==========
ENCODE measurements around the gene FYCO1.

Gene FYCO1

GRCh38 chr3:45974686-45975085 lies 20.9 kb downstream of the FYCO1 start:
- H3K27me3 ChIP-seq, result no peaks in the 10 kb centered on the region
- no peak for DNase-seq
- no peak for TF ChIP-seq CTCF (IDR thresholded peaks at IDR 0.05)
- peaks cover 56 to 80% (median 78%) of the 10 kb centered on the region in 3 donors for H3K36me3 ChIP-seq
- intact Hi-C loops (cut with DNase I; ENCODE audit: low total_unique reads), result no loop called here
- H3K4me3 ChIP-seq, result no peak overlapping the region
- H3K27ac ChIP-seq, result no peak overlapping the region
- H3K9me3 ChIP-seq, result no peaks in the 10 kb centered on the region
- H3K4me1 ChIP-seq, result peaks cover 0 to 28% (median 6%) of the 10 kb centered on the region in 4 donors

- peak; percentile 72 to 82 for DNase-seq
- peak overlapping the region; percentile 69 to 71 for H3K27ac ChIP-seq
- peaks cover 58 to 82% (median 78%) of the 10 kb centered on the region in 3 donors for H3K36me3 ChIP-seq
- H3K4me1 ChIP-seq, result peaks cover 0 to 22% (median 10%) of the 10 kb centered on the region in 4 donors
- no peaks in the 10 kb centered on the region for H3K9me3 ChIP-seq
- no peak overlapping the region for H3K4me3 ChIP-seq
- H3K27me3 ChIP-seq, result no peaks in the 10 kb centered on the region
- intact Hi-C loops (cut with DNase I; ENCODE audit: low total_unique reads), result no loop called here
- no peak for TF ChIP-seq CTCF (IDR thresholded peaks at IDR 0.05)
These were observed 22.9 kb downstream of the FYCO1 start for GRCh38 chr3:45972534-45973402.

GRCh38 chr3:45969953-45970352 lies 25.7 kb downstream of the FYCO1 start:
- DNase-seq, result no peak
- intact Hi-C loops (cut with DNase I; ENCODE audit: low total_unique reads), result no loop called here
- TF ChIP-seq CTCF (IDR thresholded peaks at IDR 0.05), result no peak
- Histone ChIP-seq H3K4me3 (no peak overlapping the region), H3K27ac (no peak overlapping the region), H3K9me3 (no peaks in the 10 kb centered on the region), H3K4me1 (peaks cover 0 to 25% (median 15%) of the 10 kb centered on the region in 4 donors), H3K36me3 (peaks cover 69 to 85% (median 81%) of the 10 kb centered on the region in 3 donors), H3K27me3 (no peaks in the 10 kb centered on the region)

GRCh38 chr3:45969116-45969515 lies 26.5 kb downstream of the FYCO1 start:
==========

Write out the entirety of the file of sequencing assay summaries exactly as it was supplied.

ENCODE measurements around the gene FYCO1.

Gene FYCO1

GRCh38 chr3:45974686-45975085 lies 20.9 kb downstream of the FYCO1 start:
- H3K27me3 ChIP-seq, result no peaks in the 10 kb centered on the region
- no peak for DNase-seq
- no peak for TF ChIP-seq CTCF (IDR thresholded peaks at IDR 0.05)
- peaks cover 56 to 80% (median 78%) of the 10 kb centered on the region in 3 donors for H3K36me3 ChIP-seq
- intact Hi-C loops (cut with DNase I; ENCODE audit: low total_unique reads), result no loop called here
- H3K4me3 ChIP-seq, result no peak overlapping the region
- H3K27ac ChIP-seq, result no peak overlapping the region
- H3K9me3 ChIP-seq, result no peaks in the 10 kb centered on the region
- H3K4me1 ChIP-seq, result peaks cover 0 to 28% (median 6%) of the 10 kb centered on the region in 4 donors

- peak; percentile 72 to 82 for DNase-seq
- peak overlapping the region; percentile 69 to 71 for H3K27ac ChIP-seq
- peaks cover 58 to 82% (median 78%) of the 10 kb centered on the region in 3 donors for H3K36me3 ChIP-seq
- H3K4me1 ChIP-seq, result peaks cover 0 to 22% (median 10%) of the 10 kb centered on the region in 4 donors
- no peaks in the 10 kb centered on the region for H3K9me3 ChIP-seq
- no peak overlapping the region for H3K4me3 ChIP-seq
- H3K27me3 ChIP-seq, result no peaks in the 10 kb centered on the region
- intact Hi-C loops (cut with DNase I; ENCODE audit: low total_unique reads), result no loop called here
- no peak for TF ChIP-seq CTCF (IDR thresholded peaks at IDR 0.05)
These were observed 22.9 kb downstream of the FYCO1 start for GRCh38 chr3:45972534-45973402.

GRCh38 chr3:45969953-45970352 lies 25.7 kb downstream of the FYCO1 start:
- DNase-seq, result no peak
- intact Hi-C loops (cut with DNase I; ENCODE audit: low total_unique reads), result no loop called here
- TF ChIP-seq CTCF (IDR thresholded peaks at IDR 0.05), result no peak
- Histone ChIP-seq H3K4me3 (no peak overlapping the region), H3K27ac (no peak overlapping the region), H3K9me3 (no peaks in the 10 kb centered on the region), H3K4me1 (peaks cover 0 to 25% (median 15%) of the 10 kb centered on the region in 4 donors), H3K36me3 (peaks cover 69 to 85% (median 81%) of the 10 kb centered on the region in 3 donors), H3K27me3 (no peaks in the 10 kb centered on the region)

GRCh38 chr3:45969116-45969515 lies 26.5 kb downstream of the FYCO1 start: